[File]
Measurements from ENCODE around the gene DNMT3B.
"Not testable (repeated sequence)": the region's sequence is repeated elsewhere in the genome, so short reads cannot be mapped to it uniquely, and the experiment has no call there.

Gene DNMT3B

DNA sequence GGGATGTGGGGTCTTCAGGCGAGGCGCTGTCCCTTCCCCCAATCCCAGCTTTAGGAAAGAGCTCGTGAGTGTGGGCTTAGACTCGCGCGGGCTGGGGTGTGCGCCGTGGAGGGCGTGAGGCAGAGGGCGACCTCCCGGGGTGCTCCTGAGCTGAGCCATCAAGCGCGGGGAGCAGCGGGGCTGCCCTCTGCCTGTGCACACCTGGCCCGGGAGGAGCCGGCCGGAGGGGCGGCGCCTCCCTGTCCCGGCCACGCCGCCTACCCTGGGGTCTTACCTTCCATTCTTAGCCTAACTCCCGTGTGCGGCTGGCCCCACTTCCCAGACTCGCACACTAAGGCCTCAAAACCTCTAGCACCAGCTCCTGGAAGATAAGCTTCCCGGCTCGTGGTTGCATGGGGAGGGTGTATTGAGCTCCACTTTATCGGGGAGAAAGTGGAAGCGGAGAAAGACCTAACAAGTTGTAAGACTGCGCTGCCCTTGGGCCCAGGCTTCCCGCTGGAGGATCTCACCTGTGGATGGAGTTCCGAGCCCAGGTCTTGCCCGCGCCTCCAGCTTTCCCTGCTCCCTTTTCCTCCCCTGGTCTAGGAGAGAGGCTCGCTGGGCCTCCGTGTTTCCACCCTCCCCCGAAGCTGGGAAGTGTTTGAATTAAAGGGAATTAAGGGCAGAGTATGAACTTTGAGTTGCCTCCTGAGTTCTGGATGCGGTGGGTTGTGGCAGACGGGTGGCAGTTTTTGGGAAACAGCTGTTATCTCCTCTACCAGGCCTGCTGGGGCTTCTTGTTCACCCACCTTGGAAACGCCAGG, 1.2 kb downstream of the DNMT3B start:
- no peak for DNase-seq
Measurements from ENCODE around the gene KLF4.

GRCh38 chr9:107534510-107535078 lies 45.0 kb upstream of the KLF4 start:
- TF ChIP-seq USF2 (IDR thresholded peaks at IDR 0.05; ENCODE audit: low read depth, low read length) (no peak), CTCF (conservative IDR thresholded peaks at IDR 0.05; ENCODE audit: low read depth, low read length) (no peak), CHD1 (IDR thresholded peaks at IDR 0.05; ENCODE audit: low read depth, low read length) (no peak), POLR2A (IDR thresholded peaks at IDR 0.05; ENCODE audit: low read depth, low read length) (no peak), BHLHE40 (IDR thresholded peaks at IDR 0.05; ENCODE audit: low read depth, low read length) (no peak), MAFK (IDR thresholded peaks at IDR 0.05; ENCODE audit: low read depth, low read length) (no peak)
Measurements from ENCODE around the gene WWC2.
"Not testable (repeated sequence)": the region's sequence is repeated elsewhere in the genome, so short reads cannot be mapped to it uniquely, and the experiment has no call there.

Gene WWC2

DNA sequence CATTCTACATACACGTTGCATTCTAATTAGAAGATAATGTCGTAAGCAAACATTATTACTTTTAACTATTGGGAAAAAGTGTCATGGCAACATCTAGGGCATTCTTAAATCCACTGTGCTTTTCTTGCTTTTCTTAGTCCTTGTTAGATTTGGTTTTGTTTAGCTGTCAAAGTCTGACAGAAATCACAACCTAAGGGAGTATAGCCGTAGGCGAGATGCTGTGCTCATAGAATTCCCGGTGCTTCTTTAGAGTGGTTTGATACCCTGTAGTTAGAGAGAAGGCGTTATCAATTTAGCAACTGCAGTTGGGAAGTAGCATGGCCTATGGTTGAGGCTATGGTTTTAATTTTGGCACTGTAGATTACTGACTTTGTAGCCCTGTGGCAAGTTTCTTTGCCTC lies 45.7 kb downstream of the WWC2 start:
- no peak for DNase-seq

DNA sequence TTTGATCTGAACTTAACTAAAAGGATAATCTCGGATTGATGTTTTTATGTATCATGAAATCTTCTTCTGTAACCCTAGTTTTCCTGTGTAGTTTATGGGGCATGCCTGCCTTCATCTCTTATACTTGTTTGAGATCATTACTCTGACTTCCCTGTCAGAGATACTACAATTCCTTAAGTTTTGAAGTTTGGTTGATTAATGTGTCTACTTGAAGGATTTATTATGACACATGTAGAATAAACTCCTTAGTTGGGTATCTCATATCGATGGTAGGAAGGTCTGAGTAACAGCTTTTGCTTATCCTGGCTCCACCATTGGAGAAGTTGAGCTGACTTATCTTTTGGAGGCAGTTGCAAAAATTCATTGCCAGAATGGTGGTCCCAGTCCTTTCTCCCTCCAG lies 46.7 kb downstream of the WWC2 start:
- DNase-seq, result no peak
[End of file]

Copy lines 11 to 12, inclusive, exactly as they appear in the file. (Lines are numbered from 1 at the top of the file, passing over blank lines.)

Gene WWC2

DNA sequence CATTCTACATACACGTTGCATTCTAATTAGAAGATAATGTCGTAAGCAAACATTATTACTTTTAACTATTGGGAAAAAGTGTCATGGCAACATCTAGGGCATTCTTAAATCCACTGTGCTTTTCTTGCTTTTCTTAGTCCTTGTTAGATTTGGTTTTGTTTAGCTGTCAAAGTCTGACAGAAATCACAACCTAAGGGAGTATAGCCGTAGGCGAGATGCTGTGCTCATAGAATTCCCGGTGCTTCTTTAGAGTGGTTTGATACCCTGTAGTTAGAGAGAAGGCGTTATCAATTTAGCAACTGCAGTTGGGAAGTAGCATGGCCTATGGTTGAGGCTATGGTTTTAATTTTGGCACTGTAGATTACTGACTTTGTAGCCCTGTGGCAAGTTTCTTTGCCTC lies 45.7 kb downstream of the WWC2 start: